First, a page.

‘Goods-in-transit’ powers will help crackdown on sale of counterfeit goods
3 min read
19 March 2014
The European Parliament has approved plans to give customs authorities new powers to seize counterfeit goods at border control, even if the goods in question are destined for sale outside the EU.
Once introduced, these powers will help to crackdown on the sale of counterfeit goods internationally and make it harder for such goods to find their way back into the single market.
Under current laws, customs officials in the EU can only intervene to seize counterfeit goods on transit through the UK if they are intended for sale within the EU. Counterfeit goods intended for sale in other parts of the world are free to pass through border control unheeded. This position was confirmed by the Court of Justice of the European Union’s decision in Philips/Nokia in 2011, which prevented HMRC officials from blocking the passage of fake Nokia handsets which were intended for sale outside the EU.
Whilst the CJEU’s decision in Philips/Nokia was correct in law, it did little to tackle the problem of counterfeit goods passing through EU member states.
By approving plans to give customs bodies more powers to intervene, the European Parliament has given a clear signal to those involved in counterfeit trading that a crackdown is imminent. In particular, those responsible for trafficking counterfeit goods will no longer view UK border control as a safe point of transit.
Trading in fake or counterfeit goods represents a significant cost to economies around the world. The global impact of counterfeit trading has been put at around £390bn and the European Commission’s annual report on customs actions put the cost to the single market’s economy at €1bn. A survey of UK-based consumers by PwC, published last year, called for harsher penalties for counterfeiters and stronger enforcement.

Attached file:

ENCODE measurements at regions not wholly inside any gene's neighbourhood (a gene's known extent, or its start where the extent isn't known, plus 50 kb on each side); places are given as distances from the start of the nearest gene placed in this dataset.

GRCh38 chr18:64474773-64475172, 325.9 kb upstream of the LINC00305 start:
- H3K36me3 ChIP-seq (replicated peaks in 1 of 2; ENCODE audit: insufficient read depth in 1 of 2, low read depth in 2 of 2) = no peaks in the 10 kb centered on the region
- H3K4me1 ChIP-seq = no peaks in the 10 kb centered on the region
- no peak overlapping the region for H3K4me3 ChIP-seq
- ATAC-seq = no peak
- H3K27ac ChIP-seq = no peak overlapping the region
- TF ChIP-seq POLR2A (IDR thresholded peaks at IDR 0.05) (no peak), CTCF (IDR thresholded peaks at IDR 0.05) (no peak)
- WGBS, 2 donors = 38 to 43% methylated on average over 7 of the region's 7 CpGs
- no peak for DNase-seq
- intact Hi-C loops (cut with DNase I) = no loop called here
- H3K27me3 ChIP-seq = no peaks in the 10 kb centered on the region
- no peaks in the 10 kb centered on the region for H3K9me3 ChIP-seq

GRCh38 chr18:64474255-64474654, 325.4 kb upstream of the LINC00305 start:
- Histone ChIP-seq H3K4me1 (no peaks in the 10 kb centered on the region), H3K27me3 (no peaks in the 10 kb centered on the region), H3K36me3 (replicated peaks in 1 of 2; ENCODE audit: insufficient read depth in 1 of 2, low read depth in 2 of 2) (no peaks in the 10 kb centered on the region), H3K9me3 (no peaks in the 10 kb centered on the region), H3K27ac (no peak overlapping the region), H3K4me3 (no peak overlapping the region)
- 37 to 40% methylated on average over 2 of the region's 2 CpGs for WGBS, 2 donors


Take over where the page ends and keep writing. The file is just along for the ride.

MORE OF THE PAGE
Based on the European Parliament’s approval of the new powers, the European Council is expected to proceed with the publication of draft legislation in the coming weeks and member states will then have a window of time in which to adopt the legislation, usually about 30 months.
Counterfeiters will soon have no place to hide and HMRC will have new powers to stop them peddling their wares in the UK. We are looking forward to seeing the number of goods seizures by HMRC increasing as a result. Brand owners around the world will welcome this move as an attempt to stop counterfeiters in their tracks.
Fiona McBride is partner and trade mark attorney at Withers & Rogers.